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Today, Our Community Our Kids (OCOK) – a division of ACH Child and Family Services – begins providing foster care case management, kinship, and family reunification services to youth and families in Tarrant, Palo Pinto, Parker, Johnson, Hood, Somervell, and Erath counties.
“The transition to Community-Based Care case management is a crucial step to ensure our child welfare system serves young Texans with the care and coordination they deserve,” said Governor Greg Abbott. “The next step would not be possible without ACH Child and Family Services, who is helping the State usher in this new form of care and are serving on the front lines of child welfare. I am pleased to see this transition occur in North Texas, and I am committed to the expansion of CBC statewide.”
Traditionally, when a judge orders a child to be placed in foster care, the removal is carried out by a child abuse investigator. At the first court hearing on the child’s custody, the case is transferred to a state foster care worker who is with the child for their entire foster care stay, ensuring they get regular care, support and services.
Here is how case management will now work: after a child’s removal, that child’s case – and the responsibility that goes with it – will instead be shifted to a private OCOK caseworker who will provide the same case management from a community-based perspective that is tailored to each child’s needs.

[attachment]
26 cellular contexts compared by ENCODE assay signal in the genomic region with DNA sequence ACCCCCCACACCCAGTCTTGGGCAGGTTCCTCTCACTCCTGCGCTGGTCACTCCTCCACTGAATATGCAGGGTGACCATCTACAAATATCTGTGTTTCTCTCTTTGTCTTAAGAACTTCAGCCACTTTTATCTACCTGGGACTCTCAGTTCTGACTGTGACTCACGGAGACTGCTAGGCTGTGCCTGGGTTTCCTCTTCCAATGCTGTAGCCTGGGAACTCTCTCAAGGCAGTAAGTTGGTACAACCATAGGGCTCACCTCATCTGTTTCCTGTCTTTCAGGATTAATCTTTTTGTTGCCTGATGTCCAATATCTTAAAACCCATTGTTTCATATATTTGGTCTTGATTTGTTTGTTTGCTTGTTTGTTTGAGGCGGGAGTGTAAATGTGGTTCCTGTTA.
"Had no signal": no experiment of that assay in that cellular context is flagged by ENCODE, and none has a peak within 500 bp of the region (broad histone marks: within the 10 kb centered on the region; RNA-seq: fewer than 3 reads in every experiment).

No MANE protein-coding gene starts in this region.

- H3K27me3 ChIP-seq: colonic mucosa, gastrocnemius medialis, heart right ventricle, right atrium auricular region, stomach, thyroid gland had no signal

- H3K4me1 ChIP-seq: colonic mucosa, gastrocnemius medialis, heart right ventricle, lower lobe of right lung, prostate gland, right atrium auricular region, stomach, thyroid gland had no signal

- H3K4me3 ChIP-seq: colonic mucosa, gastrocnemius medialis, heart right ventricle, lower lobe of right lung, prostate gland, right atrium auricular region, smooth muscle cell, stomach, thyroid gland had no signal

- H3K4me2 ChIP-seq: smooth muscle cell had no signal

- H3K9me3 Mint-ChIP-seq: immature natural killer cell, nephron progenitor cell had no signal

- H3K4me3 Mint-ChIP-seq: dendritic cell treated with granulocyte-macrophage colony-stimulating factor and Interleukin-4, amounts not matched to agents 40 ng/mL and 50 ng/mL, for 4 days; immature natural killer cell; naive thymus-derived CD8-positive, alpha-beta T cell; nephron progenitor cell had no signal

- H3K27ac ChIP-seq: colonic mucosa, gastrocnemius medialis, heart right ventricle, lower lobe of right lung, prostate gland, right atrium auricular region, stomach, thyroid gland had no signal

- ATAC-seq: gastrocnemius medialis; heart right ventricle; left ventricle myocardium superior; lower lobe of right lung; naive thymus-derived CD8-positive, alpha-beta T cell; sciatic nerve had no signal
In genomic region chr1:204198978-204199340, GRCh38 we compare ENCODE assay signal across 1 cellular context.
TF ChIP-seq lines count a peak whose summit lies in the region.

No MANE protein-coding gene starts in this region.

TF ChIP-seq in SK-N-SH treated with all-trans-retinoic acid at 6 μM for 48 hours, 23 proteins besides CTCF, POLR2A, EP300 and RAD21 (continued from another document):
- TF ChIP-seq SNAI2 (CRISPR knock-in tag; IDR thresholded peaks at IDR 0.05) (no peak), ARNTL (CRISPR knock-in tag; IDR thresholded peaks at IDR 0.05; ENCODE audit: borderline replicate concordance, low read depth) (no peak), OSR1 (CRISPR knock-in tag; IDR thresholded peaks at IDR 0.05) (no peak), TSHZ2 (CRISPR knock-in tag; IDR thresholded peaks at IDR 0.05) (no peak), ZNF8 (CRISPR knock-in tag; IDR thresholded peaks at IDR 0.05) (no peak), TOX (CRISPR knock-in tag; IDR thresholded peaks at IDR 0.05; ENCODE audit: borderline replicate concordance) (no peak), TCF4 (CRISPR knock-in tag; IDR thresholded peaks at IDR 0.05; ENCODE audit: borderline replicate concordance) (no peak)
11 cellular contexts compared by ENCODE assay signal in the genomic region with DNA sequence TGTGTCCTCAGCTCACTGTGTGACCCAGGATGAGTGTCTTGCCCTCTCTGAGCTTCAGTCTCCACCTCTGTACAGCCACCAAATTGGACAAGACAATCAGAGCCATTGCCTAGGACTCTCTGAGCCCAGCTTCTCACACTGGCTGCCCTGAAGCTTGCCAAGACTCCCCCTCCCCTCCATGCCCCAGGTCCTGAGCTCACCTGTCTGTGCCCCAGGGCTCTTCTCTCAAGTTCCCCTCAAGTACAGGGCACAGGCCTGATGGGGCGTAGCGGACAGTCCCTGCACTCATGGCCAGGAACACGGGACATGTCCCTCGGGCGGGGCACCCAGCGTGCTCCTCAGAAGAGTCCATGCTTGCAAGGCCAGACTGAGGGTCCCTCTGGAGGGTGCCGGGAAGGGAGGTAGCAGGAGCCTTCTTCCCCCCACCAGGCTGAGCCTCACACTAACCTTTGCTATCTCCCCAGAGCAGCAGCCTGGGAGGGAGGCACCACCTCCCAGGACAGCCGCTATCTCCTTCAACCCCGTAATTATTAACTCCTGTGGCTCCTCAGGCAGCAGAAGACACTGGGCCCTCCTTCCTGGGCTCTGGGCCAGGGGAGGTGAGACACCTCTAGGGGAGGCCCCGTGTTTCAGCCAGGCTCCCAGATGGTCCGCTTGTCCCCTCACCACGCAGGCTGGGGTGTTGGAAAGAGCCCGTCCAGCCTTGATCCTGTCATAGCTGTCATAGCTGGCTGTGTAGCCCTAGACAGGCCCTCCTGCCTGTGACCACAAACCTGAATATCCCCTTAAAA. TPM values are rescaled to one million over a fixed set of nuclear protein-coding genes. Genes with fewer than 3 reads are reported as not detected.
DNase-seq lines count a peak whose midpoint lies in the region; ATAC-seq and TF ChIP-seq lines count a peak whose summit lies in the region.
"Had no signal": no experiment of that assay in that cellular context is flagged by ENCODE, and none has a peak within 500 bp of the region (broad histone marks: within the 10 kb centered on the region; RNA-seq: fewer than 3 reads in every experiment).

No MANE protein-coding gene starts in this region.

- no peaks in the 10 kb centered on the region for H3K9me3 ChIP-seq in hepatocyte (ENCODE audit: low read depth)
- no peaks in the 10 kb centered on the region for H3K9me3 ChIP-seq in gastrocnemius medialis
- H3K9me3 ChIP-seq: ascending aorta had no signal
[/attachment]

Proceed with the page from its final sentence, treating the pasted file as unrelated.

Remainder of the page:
With OCOK responsible for providing a full array of foster care services, DFPS is shifting its focus to oversight. A team of experienced DFPS staff will work closely with OCOK to assure child safety and provide technical assistance.
“This is an exciting day for foster care in Texas,” said Kristene Blackstone, Associate Commissioner of Child Protective Services. “Families and children will now be receiving all services from a local community organization, and as Governor Abbott said, OCOK will now be on the front lines. Our partnership with OCOK is fruitful and they have our full support.”
The first stage of CBC in this seven-county area has been successful in building foster care capacity, keeping children closer to home and expanding services. This includes placements for youth with complex needs. In 2019, 81 percent of days in foster care in the CBC area were spent in a foster home, rather than in shelters or treatment centers. And, 74 percent of children were placed close to their home communities, compared to 62 percent in non-CBC areas.
DFPS began Community Based Care – then called Foster Care Redesign – in 2010 as an effort to expand the community’s role in meeting the needs of children and youth in foster care. The seven-county North Texas area where OCOK became the lead provider in 2014 was the first to successfully implement CBC. The program expanded to the Abilene region in 2018 and the greater San Antonio area in 2019, and CBC is expected to launch in the Panhandle in 2020.
Learn more about Community-Based Care on the DFPS website.